@Joe Oh yeah, they noticed it the first time, they even pulled out a little white strip to check to make sure there were no explosives in it (or drugs or something).

    @JasonHeine Ah, then they just apparently made two different decisions... not unusual for TSA in my experience...

  • phoog

    phoog Correct answer

    5 years ago

    You quote the TSA:

    Medically required liquids, such as baby formula and food, breast milk and medications are allowed in excess of 3.4 ounces in reasonable quantities for the flight.

    The key is "reasonable quantities for the flight." For most people, 3.4 ounces of contact lens solution is far more than would be needed for a single flight. If you need more contact lens solution than that for use at your destination, you are supposed to put it in your checked baggage. For longer trips, therefore, you would need two bottles: a small travel bottle for use on the plane and a larger bottle for use after you arrive at your destination.

    I don't know why the TSA would have allowed you to take a larger bottle on the domestic flight. I can imagine that any of several reasons might apply. For example:

    • The TSA officer may have been unfamiliar with contact lenses, and therefore unfamiliar with the amount of solution one typically needs to use.
    • The TSA officer may have decided that you didn't represent a threat, and therefore may have exercised discretion (which may or may not have been in keeping with the rules) to allow you to retain the solution.
    • Re-reading your question, I note that you don't say whether you actually discussed the contact lens solution with the officer when you were allowed to keep it. If you did not, they may simply not have noticed it. I've once or twice accidentally carried bottles of liquid through that the TSA screeners missed.
    • If you did discuss the solution with the TSA, as I noted in my comment, it may just be that the TSA officer was not in the mood to argue, or that you are a particularly skilled negotiator. That's kind of frightening, but it's possible.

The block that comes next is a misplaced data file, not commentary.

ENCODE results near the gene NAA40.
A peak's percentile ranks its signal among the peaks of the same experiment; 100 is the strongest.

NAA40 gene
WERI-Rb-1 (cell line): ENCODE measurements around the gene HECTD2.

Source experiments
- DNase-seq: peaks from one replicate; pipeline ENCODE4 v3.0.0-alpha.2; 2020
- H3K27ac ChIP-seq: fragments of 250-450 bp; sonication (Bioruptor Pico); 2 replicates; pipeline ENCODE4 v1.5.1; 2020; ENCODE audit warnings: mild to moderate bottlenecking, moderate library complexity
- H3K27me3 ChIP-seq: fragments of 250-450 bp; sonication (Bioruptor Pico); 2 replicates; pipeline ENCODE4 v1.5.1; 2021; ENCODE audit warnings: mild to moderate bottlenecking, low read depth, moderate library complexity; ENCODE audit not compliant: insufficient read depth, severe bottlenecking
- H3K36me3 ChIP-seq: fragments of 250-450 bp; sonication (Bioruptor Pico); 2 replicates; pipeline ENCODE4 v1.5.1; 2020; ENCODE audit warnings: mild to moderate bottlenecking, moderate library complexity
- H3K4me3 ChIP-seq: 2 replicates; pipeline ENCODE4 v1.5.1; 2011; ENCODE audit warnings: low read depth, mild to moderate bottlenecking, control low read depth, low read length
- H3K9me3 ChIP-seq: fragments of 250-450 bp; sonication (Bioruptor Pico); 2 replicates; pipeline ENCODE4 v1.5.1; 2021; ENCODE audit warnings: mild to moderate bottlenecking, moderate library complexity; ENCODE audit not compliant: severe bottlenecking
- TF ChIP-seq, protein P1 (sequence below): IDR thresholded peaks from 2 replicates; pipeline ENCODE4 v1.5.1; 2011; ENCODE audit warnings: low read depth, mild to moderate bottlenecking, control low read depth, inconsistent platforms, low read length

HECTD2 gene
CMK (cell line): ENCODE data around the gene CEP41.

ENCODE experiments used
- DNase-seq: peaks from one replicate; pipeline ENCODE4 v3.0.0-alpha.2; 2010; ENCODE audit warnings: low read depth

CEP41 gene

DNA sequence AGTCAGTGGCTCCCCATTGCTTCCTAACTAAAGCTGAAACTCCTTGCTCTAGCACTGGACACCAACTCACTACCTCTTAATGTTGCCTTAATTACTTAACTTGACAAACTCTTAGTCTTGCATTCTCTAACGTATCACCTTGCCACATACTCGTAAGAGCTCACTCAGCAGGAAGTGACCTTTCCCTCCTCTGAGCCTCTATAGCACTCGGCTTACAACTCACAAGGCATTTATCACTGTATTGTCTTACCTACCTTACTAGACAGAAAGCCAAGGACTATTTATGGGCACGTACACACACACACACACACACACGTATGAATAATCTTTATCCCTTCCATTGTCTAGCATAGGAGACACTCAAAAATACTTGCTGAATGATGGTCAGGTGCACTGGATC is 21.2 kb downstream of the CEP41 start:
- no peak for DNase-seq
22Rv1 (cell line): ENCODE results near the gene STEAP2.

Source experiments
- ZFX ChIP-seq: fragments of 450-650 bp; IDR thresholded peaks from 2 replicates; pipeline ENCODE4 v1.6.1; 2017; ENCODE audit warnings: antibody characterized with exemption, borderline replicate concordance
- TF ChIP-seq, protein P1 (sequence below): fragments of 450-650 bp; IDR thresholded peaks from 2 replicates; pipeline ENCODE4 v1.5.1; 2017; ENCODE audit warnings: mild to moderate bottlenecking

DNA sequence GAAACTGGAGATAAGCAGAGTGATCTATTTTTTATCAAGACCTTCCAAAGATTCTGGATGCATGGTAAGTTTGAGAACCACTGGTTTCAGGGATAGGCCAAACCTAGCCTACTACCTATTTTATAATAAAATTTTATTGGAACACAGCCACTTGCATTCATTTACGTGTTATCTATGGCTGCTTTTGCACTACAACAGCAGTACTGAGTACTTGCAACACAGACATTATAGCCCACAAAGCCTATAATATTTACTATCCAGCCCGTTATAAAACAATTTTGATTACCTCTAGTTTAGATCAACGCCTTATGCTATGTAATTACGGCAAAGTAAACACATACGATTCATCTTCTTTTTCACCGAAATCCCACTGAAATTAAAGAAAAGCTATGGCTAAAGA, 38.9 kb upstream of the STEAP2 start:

I do not know whether TSA rules allow laxer screening of domestic flights, but I doubt it.

    Thank you for this. My question was more out of curiosity than anything, but after all the comments and now a couple of answers, I know that I need to just check it, and get a small bottle for the flight. Thanks again.

    @Wayne - *"What's allowed?" I asked. "Saline solution, or bottles labeled saline solution?" "Bottles labeled saline solution. They won't check what's in it, trust me."* - scary stuff!

    @JBentley my personal experience is that TSA is a joke. I made it through security with a Gerber (multi-tool with knives and files) accidentally. I know someone who did the same with a Gerber machete. Ironically, when he was trying to carry baby formula through for his daughter (with her) he got hassled. As a veteran, he was totally thrilled by the experience

    The problem is _getting_ smaller bottles of contact lens solutions than 120ml: These are not normally sold by vendors.

    @MartinSchröder they are easy to find in the US.

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Content dated before 7/24/2021 11:53 AM